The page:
Cold had seeped into Kim's bones by the time they reached the mainland, and she needed her husband's help to climb the steel ladder and pull the plastic bag out of the water. They were in a narrow park just off Otan Kangan Street, the main thoroughfare along the Taedong River that wound its way through the city. Trees and rosebushes and many statutes of the Dear Leader and his father Kim Il Sung, plus heroes of the war against the Americans, dotted the park.
Nothing moved on the broad avenue nor on the bridges they could see to the north. Even the two fountains in the middle of the river that by day shot geysers nearly five hundred feet into the air had been shut down. Electricity had always been a major issue in the North and it was getting worse, so at night cities went dark and silent.
Bad for the people, but good for assassins, Kim thought.
She and Soon opened the plastic bags and quickly dressed in the cops' uniforms. The Russian-designed, Chinese-made AK- 47s were fully loaded with thirty-round magazines, but there was no spare ammunition nor had the cops carried pistols.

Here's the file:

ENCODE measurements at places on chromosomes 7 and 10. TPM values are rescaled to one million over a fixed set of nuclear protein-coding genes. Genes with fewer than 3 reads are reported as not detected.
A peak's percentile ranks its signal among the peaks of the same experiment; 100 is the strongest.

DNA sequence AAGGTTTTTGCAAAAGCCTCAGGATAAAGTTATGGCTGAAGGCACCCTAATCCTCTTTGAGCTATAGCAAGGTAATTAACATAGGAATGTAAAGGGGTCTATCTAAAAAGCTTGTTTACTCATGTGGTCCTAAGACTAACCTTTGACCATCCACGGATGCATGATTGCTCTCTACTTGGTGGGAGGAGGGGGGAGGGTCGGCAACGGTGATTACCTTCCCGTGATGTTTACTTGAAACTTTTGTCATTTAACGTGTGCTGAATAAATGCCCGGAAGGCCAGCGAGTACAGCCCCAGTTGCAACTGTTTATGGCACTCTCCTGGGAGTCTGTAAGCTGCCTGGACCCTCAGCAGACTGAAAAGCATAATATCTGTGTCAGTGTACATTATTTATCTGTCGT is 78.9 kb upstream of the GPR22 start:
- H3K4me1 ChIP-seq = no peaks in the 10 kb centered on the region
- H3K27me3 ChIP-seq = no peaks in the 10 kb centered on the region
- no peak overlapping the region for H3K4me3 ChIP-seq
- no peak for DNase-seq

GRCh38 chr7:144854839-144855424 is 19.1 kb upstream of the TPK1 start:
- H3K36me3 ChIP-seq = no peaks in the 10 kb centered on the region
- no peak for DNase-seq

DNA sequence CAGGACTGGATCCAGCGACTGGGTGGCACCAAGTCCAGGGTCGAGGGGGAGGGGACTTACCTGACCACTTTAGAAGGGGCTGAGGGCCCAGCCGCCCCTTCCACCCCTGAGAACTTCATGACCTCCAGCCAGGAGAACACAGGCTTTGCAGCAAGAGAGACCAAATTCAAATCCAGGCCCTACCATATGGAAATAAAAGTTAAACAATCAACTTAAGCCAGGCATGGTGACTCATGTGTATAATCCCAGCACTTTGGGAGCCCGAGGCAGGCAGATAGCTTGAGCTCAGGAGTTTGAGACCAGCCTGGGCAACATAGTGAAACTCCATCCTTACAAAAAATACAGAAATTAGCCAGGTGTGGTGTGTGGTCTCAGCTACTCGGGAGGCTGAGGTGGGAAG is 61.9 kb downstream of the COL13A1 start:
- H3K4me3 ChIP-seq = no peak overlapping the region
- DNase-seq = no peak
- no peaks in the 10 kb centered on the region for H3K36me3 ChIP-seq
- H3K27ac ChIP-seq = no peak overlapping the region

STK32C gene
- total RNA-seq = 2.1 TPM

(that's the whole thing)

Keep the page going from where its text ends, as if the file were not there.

They tied the bags out of sight on the top rung of the ladder leading two meters to the river, so that in the unlikely chance someone passed this way in the next hour their clothes wouldn't be discovered.
"Ready?" Soon asked as he slung the rifle over his shoulder.
She nodded, and they headed north along the river, keeping in the park for now.
Their destination, the Chinese Embassy, was nearly three kilometers to the north, near the Floating Restaurant and the Taedong Gate, which nearly five centuries ago was the main entrance into the walled city. China had been allowed to move its embassy out of the diplomatic area of Munsudong, and into the historical section of the city by Kim Jong Il as a show of friendship.
They had studied detailed maps and satellite shots of the city, and when they had arrived here with the Japanese tour group thirteen days ago they'd kept their eyes open. Twice on the conducted tours they had actually driven past the embassy. Both of them knew at least this section almost as well as if they had lived here.